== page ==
President Donald Trump on Tuesday announced that the United States will "withdraw" from the Iran nuclear deal, promising to re-impose sanctions on the Islamic Republic lifted under the accord.
"The Iran deal is defective at its core," Trump said from the White House's Diplomatic Room. "If we do nothing, we know exactly what will happen: in just a short period of time, the world's leading state sponsor of terror will be on the cusp of acquiring the world's most dangerous weapons."
"Therefore, I am announcing today that the United States will withdraw from the Iran nuclear deal," Trump continued. "We will be instituting the highest level of economic sanction. Any nation that helps Iran in its quest for nuclear weapons could also be strongly sanctioned by the United States."
After his remarks, Trump signed a presidential memorandum "to begin reinstating U.S. nuclear sanctions on the Iranian regime."
Trump said during his address that the nuclear accord, which the Obama administration and five other world powers struck with Iran in 2015, does not protect the U.S. and its allies from Iran achieving a nuclear-weapons capability.
"The so-called Iran deal was supposed to protect the United States and our allies from the lunacy of an Iranian nuclear bomb, a weapon that will only endanger the survival of the Iranian regime," Trump said. "In fact, the deal allowed Iran to continue enriching uranium, and over time, reach the brink of a nuclear breakout. The deal lifted crippling economic sanctions on Iran in exchange for very weak limits on the regime's nuclear activity, and no limits at all on its other malign behavior, including its sinister activities in Syria, Yemen, and other places all around the world."
Trump had previously said that he would withdraw from the nuclear deal if the U.S. and its three European allies that helped negotiate the accord—France, Germany, and the United Kingdom—did not address in a side agreement three of Trump's main concerns: Iran's ballistic-missile program, limits on the authority of international inspectors, and the sunset clauses, key restrictions on Tehran's nuclear program that are set to expire in about a decade.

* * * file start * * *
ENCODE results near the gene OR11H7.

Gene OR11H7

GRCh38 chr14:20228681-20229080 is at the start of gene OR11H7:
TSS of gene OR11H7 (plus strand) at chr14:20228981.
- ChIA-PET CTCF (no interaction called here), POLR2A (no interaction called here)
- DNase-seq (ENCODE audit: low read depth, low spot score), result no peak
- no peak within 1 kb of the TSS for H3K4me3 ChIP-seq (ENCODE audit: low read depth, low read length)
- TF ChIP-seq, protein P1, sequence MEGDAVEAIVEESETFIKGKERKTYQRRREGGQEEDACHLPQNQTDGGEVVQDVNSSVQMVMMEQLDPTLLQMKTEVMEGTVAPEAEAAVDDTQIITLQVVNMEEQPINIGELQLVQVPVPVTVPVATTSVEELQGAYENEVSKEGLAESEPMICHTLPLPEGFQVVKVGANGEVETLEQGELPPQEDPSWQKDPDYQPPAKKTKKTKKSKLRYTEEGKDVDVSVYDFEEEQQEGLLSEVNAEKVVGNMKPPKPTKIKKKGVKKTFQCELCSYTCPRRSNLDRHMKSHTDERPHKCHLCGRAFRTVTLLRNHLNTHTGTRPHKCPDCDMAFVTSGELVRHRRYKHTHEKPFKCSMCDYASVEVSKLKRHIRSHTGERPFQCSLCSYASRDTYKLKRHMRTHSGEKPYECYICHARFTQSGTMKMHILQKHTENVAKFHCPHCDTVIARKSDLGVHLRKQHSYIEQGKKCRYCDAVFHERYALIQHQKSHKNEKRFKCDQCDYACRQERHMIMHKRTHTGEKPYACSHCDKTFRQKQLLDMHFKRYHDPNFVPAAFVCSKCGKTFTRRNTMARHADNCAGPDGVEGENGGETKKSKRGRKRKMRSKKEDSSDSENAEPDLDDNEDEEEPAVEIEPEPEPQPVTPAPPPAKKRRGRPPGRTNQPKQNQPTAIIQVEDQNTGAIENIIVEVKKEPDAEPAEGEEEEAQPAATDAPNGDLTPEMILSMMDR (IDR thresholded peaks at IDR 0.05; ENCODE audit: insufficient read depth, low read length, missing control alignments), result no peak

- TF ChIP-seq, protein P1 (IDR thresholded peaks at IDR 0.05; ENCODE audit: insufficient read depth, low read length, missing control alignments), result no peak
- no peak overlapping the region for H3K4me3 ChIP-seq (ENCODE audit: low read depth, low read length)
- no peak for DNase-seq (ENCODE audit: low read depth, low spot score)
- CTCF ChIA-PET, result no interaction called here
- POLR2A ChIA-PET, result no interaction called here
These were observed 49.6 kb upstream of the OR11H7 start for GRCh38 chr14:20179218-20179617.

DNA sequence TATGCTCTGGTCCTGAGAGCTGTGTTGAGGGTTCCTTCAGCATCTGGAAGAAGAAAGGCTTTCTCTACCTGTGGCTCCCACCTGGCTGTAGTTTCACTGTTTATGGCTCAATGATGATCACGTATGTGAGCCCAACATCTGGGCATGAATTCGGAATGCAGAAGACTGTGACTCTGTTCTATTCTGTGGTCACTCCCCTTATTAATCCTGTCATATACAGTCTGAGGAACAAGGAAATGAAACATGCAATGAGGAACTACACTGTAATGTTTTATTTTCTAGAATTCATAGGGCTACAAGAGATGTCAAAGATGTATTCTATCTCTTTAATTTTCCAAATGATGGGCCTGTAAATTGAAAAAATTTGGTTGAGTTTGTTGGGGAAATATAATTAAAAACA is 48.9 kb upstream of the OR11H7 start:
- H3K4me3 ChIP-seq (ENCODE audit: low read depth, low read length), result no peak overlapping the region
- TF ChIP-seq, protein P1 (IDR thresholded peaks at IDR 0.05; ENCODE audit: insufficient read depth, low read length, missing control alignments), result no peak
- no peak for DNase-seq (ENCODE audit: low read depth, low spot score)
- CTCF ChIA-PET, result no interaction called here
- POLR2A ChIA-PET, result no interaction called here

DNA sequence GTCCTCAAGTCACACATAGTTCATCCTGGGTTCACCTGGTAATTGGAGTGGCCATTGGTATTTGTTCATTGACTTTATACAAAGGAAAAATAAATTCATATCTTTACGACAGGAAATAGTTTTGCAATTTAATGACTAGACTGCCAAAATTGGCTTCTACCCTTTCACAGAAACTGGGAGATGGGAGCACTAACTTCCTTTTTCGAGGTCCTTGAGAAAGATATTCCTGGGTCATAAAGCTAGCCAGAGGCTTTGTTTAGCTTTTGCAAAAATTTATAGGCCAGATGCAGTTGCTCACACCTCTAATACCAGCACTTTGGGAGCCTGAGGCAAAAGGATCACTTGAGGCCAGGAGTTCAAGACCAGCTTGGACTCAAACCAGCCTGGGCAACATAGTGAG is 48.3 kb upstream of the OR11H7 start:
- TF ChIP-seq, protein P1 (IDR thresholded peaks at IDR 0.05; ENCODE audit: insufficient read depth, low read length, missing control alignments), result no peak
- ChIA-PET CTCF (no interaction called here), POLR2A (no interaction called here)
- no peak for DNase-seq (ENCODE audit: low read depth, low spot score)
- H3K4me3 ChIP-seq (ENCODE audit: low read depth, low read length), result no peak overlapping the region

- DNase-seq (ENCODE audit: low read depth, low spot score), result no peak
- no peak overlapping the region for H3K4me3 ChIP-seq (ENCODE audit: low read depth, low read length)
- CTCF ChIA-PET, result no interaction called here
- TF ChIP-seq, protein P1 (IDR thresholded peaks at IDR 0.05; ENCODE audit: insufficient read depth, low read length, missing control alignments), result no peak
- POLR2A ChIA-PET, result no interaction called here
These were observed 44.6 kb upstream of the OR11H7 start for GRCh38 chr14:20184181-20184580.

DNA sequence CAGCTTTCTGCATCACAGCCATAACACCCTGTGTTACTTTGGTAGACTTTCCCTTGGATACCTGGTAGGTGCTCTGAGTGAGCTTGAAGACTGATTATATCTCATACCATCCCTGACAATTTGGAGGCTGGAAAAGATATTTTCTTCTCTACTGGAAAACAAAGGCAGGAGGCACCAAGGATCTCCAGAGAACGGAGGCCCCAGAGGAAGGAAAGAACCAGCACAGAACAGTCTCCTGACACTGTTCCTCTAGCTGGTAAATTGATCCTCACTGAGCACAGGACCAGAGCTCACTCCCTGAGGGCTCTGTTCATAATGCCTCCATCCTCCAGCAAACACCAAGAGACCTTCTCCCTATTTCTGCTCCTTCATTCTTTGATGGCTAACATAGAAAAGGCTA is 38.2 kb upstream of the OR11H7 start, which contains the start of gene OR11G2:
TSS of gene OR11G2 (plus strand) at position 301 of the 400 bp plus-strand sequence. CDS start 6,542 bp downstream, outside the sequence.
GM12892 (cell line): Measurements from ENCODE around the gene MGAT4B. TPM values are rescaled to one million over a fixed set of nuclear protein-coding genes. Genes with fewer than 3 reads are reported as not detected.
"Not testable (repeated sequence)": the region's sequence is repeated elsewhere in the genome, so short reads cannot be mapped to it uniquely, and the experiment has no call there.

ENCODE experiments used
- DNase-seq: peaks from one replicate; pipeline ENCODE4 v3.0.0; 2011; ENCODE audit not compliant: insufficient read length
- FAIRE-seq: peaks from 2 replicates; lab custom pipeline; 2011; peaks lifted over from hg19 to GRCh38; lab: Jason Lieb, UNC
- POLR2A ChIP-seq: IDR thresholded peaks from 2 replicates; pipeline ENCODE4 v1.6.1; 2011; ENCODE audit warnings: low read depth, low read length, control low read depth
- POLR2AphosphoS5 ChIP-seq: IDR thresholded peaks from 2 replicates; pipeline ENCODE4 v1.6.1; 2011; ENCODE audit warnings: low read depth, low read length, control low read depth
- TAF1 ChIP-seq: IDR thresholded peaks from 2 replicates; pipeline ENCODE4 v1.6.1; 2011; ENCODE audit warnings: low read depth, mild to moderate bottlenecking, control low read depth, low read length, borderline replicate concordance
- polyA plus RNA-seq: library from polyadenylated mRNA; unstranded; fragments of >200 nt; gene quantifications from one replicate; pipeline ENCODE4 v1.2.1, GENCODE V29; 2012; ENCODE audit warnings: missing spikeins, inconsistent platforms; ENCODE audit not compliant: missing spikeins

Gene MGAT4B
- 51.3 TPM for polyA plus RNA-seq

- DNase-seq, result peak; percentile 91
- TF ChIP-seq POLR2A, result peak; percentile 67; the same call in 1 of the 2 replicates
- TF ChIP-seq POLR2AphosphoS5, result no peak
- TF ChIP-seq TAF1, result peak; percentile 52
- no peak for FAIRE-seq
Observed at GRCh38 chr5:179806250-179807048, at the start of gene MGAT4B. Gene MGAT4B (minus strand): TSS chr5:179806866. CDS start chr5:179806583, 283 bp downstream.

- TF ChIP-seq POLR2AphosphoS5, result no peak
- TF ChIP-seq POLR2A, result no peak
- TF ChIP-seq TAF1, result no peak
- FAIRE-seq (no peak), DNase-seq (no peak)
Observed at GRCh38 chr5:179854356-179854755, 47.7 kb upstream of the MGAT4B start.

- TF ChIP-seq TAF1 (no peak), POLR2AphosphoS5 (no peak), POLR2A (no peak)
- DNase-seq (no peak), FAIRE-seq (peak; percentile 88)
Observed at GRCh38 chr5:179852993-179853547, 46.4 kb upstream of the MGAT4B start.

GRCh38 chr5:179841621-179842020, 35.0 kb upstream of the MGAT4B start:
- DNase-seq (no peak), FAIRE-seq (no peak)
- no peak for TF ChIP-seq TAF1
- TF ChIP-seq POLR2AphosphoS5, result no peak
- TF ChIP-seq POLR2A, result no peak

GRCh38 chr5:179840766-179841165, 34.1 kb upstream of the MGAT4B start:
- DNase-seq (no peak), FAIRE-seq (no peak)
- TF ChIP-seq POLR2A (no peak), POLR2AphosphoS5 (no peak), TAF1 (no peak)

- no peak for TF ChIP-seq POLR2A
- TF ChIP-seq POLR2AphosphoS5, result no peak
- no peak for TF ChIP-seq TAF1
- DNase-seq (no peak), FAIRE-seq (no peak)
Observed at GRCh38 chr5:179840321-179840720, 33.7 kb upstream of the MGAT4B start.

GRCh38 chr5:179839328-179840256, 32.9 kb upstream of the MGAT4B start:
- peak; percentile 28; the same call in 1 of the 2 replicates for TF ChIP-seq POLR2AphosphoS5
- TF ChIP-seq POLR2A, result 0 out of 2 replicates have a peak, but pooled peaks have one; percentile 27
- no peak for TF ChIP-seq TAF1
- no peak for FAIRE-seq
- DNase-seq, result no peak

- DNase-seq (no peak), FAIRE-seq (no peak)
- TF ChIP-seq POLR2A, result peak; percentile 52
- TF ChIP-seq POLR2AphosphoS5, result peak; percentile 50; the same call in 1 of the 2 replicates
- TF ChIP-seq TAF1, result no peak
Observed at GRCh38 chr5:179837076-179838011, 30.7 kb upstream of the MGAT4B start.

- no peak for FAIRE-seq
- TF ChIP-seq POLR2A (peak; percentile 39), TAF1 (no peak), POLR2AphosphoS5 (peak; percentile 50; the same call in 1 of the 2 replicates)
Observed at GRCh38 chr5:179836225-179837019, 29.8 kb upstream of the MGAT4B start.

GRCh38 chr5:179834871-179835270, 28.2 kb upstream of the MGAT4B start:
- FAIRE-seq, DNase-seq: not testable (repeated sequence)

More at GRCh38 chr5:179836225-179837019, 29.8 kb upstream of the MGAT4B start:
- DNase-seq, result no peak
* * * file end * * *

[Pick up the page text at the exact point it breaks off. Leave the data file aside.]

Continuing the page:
In his remarks on Tuesday, Trump also accused the Iranian regime of "plundering the wealth of its own people" and criticized former President Barack Obama for trusting Tehran and paying it cash as part of the deal.
"At the point when the United States had maximum leverage, this disastrous deal gave this regime—and it's a regime of great terror—many billions of dollars, some of it in actual cash, a great embarrassment to me as a citizen and to all citizens of the United States," Trump said. "A constructive deal could easily have been struck at the time, but it wasn't. At the heart of the Iran deal was a giant fiction that a murderous regime desired only a peaceful nuclear energy program."
Trump said U.S. experts and allies in the Middle East have unity in facing the Iranian threat, despite some European allies' desire to maintain the deal.
"We have also consulted with our friends from across the Middle East," Trump said. "We are unified in our understanding of the threat and in our conviction that Iran must never acquire a nuclear weapon. After these consultations, it is clear to me that we cannot prevent an Iranian nuclear bomb under the decaying and rotten structure of the current agreement."
Immediately after the announcement, Israeli Prime Minister Benjamin Netanyahu said Israel backs Trump's move.
"Israel fully supports President Trump's bold decision today to reject the disastrous nuclear deal with the terrorist regime in Tehran."
French President Emmanuel Macron tweeted that, while France, Germany, and the U.K. regret Trump's decision, they are ready to "work collectively on a broader framework, covering nuclear activity, the post-2025 period, ballistic activity, and stability in the Middle-East, notably Syria, Yemen, and Iraq."